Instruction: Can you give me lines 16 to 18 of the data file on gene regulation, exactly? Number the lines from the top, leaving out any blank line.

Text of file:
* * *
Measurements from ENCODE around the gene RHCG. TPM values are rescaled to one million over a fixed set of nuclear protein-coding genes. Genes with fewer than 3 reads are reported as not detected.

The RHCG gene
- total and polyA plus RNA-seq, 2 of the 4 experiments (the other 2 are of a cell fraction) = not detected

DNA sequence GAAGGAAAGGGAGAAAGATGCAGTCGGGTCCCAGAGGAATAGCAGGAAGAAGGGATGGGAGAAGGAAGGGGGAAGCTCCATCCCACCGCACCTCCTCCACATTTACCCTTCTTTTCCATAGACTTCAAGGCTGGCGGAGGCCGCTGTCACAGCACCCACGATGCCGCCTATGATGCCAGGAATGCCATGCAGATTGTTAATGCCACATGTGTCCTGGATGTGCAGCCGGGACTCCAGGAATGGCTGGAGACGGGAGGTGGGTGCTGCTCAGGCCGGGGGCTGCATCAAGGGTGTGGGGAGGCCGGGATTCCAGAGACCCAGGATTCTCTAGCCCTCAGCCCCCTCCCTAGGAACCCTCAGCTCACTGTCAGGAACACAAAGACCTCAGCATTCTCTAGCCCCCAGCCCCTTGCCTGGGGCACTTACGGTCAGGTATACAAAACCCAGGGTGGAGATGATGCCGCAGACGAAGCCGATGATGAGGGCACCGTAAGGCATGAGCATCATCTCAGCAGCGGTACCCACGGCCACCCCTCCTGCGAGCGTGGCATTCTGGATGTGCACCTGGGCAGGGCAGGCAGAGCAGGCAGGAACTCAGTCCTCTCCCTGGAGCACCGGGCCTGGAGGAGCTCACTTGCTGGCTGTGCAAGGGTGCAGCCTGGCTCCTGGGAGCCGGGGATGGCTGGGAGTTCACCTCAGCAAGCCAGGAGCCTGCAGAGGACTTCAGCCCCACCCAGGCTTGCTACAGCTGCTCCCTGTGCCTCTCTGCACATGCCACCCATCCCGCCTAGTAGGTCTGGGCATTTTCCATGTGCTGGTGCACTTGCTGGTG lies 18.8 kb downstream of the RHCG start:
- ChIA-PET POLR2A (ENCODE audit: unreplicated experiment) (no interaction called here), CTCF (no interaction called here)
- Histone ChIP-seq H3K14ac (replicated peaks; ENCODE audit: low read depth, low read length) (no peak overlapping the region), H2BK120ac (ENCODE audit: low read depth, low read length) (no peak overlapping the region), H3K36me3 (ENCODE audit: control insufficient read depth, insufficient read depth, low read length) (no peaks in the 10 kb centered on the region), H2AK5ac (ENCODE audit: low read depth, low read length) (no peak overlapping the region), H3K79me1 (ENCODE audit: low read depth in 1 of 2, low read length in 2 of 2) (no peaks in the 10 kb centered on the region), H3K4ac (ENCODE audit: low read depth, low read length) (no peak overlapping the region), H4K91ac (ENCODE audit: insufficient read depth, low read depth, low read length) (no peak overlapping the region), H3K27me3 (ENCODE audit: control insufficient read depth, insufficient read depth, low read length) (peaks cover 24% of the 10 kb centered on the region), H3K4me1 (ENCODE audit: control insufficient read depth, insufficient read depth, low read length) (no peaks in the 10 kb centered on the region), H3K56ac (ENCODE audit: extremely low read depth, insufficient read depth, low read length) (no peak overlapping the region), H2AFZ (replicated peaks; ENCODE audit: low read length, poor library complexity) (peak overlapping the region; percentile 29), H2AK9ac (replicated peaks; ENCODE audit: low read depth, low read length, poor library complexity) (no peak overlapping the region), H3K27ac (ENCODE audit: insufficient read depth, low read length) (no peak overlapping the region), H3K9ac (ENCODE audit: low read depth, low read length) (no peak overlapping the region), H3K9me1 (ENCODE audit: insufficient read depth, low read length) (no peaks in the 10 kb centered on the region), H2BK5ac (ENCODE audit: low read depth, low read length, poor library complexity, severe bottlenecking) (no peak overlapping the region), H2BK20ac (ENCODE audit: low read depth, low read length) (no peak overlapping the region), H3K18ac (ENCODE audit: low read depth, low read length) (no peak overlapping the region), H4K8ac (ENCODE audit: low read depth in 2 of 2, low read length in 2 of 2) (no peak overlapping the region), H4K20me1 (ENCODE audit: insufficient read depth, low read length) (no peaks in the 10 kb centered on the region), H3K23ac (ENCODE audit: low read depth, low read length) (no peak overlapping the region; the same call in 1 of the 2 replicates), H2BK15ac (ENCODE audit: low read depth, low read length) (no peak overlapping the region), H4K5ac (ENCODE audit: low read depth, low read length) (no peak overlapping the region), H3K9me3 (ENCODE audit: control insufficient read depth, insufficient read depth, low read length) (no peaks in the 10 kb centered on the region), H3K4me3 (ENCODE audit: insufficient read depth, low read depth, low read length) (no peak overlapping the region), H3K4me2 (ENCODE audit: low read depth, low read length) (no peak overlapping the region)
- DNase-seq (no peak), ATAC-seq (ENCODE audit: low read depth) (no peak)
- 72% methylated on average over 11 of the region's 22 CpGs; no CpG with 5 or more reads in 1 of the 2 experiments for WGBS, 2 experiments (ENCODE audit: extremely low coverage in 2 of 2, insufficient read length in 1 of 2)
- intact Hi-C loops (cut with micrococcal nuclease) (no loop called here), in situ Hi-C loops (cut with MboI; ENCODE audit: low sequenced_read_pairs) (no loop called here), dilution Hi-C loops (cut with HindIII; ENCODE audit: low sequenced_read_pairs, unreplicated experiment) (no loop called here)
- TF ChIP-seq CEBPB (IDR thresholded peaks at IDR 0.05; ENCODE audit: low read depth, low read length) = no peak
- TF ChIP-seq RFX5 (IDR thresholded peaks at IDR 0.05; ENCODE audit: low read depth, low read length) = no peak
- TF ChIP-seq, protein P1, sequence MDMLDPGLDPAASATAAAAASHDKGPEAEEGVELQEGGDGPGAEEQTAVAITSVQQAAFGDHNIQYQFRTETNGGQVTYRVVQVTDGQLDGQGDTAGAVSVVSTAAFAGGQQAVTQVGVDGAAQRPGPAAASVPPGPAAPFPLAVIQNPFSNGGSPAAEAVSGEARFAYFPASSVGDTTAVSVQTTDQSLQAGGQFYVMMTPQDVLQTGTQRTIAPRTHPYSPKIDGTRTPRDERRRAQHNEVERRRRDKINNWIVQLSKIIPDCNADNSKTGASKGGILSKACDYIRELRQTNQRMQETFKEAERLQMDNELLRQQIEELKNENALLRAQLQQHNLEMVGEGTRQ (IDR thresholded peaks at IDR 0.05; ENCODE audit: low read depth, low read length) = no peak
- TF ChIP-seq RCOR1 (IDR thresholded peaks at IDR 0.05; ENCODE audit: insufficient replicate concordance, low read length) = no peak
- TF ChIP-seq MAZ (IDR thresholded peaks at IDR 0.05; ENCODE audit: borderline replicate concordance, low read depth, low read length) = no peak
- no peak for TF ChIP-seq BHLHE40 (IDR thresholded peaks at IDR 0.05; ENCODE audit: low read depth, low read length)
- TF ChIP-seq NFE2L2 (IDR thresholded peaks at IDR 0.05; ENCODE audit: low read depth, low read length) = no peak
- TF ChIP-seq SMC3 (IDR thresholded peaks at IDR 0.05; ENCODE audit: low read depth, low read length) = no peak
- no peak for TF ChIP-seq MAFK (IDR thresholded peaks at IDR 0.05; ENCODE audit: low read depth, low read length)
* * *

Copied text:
- TF ChIP-seq NFE2L2 (IDR thresholded peaks at IDR 0.05; ENCODE audit: low read depth, low read length) = no peak
- TF ChIP-seq SMC3 (IDR thresholded peaks at IDR 0.05; ENCODE audit: low read depth, low read length) = no peak
- no peak for TF ChIP-seq MAFK (IDR thresholded peaks at IDR 0.05; ENCODE audit: low read depth, low read length)